For me, Peachy Printer is a failure turn into a scam.

Hardware projects on Kickstarter

I subscribe to the idea that "complex" hardware projects on Kickstarter : robots, 3D printers, video game consoles are scams for multiple reasons:
* Delivering hardware products is extremely hard and requires multiple skills beyond electronic knowledge.
* An idea, if any good, will probably get stolen : it's so easy to copy any electronic devices theses days.
* Being able to deliver a product to a large customer base requires investment that have to be made upfront, which mean that the project is already largely funded and didn't requires Kickstarter.
* If a Kickstarter backer pays for product that he is actually willing to receive at a good price, who is paying for the R&D ?
* Successful Kickstarter hardware projects :
Oculus Rift : backed by investor and eventually bought by Facebook
Pebble : delivered but didn't manage to stay in the business for long
Ouya : delivered but didn't manage to stay in the business for long
These 3 projects delivered on Kickstarter but there were not simple hardware device, the software (drivers/proprietary SDL/proprietary eco-system) was the one true thing that prevent copy.
Furthermore none of them managed to stay in the business as independent company which sums up the harsh difficulty of making and selling hardware devices.
Are crypto-currencies the new tulips ?
2017-05-26 00:04:42
The last days were tough ! Ether price has been 20x within 3 months time.
This unexpected market boom hadn't bring the joy it should have to me because my mind is still unconfortable with what I do not understand.

Let's remind how good of an oracle I was : I've written the wrongful prediction that Ether price would fall to 1.5usd during 2017.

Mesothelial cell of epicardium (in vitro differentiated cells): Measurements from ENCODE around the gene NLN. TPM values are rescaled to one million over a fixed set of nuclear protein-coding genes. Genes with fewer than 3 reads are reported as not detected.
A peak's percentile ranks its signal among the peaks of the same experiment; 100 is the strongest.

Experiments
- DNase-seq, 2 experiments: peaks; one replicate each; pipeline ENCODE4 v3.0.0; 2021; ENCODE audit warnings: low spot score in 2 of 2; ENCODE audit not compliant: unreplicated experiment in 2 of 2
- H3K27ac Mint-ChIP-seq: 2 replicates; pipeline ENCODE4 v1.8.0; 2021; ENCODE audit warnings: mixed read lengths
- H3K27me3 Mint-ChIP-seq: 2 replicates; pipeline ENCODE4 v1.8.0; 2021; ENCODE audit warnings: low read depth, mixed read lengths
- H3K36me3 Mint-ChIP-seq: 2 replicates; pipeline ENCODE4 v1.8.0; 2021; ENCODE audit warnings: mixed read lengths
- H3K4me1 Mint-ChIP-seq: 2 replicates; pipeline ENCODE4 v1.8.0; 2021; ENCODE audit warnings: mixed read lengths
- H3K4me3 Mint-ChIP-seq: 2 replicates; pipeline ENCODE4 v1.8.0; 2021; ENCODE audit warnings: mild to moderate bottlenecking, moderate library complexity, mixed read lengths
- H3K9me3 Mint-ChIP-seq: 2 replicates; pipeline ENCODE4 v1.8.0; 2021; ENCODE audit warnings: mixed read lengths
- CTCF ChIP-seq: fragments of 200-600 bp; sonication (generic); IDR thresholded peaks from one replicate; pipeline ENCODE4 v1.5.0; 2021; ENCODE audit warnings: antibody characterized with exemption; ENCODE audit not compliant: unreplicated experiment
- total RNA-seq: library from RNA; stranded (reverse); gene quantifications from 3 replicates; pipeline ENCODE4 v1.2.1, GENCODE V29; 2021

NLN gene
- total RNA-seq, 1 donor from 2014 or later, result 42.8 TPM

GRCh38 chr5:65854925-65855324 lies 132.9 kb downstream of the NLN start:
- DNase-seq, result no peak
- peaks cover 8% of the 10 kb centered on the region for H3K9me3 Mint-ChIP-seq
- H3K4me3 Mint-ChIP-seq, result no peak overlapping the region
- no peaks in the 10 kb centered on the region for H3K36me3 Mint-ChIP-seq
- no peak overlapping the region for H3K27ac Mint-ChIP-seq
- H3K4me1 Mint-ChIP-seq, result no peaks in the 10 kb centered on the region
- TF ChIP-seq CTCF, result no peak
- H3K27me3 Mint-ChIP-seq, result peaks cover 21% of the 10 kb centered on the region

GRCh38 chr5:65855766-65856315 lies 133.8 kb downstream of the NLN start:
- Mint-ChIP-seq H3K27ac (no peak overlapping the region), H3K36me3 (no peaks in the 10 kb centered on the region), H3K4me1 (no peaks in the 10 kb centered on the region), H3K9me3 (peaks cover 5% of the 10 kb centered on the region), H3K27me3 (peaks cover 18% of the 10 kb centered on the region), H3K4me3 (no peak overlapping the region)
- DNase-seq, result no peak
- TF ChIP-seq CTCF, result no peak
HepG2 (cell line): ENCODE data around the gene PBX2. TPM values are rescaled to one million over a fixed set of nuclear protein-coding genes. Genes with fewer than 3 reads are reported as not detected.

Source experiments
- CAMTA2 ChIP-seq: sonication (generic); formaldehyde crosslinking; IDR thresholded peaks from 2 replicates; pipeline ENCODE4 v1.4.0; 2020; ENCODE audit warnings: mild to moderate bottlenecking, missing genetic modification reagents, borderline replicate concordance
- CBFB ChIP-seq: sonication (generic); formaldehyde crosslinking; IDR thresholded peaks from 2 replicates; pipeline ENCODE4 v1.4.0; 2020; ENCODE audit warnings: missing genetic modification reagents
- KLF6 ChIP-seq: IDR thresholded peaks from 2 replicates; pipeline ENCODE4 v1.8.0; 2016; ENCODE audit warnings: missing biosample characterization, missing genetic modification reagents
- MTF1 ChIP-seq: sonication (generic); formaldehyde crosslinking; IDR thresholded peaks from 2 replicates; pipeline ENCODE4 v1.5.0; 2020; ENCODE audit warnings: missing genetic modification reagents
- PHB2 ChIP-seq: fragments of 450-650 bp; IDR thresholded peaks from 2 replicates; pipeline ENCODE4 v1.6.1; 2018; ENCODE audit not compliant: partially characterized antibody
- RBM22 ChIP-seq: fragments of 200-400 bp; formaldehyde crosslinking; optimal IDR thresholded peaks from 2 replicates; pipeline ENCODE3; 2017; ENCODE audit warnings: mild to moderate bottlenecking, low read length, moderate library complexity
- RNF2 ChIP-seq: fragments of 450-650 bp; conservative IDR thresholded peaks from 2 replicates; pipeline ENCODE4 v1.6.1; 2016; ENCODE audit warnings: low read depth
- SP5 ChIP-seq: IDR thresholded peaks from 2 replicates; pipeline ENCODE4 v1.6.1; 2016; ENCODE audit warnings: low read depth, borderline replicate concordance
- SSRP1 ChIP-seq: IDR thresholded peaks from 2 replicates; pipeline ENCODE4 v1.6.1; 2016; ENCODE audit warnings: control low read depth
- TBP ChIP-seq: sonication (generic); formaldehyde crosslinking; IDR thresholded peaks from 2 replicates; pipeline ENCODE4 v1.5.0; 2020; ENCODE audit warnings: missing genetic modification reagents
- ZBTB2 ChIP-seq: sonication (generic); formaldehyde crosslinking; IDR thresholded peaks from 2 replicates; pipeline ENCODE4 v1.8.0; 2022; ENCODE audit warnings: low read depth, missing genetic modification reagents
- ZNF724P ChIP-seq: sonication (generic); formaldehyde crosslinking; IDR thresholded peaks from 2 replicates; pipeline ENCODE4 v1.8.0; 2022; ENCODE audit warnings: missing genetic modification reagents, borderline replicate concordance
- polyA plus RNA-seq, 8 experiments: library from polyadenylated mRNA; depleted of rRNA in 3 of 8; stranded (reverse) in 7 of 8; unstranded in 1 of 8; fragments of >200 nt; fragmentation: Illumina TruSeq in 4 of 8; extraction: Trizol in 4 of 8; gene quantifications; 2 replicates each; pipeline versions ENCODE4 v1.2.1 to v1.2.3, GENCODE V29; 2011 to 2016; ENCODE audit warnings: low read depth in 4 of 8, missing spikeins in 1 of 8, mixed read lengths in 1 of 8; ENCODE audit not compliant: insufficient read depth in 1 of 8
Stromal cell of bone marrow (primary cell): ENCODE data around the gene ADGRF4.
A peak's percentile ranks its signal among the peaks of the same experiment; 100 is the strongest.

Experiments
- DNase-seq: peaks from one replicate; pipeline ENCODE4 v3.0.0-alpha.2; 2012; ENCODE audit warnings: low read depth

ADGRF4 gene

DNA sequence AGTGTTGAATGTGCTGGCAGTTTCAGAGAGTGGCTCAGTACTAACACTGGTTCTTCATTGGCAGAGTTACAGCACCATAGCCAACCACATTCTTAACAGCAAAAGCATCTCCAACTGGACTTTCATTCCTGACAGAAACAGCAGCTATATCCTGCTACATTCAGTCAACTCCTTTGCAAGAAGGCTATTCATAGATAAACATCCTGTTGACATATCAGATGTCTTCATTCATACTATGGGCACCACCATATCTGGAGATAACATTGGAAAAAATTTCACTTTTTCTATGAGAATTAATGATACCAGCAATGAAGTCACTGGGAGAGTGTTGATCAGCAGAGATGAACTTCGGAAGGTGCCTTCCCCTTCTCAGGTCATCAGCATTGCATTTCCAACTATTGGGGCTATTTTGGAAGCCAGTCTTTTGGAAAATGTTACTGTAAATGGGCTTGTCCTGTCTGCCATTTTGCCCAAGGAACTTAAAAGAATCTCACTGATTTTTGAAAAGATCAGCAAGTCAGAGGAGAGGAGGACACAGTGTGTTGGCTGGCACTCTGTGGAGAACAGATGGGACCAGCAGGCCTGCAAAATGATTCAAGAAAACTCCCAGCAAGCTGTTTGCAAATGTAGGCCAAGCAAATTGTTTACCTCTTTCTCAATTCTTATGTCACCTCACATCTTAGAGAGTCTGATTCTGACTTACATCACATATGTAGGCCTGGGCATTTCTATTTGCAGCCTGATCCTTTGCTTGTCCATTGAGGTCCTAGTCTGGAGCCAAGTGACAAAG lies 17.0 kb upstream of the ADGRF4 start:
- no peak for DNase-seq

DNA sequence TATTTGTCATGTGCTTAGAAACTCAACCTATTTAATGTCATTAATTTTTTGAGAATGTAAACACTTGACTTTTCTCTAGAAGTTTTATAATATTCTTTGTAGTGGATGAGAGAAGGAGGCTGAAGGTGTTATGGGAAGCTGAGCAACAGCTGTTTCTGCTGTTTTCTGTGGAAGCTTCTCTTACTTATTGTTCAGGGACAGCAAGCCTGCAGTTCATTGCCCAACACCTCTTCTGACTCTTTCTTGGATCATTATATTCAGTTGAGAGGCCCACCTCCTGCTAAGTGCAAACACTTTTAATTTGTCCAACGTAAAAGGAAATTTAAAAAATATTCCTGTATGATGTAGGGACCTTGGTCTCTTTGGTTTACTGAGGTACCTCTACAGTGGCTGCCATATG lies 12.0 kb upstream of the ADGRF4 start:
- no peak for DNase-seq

I saw the year 2017 as a year of Ether accumulation where I would quietly mine and hold until a take-off occured.
Following my prediction, I've traded all the Ether I've mined from Oct 2016 to Feb 2017 for Bitcoin in the hope to be able to acquire Ether at a very low price during the year.
Unfortunately Ether has since then taken-off leaving me in the dust. Well...thanks god Bitcoin price has also more doubled to ease my pain.

What will be my next move ?

As of currently I own both Ether and Bitcoin for about the same amount. I've increased my mining capability since with the price rise, profitability is high no matter the current difficulty.
I'm still caped by my electricity provider at 6000kw so I won't go way higher that 4 rigs if I want to eat and shower.
Plus I've realize that mining is interesting when difficulty is low and price low because then when price rise with difficulty, the accumulated coins because so much worth.
Therefore I'm mining with good profit but then difficulty will rapidly catch the current price and will have to question my commitment to mining or try mining another coin.

What is driving the price currently ?

One can only guess, it appears that Korean are massively buying Bitcoin, maybe this mechanicaly drives all other crypto-prices as other cryptos can only be traded for Bitcoin (except Ethereum) ?
On korean market places, Bitcoin is trading for more than 4000USD while only 2400USD on other market.
Bitcoin may really well reach korean prices if demand stay steady.
Hashcode 2017 qualifications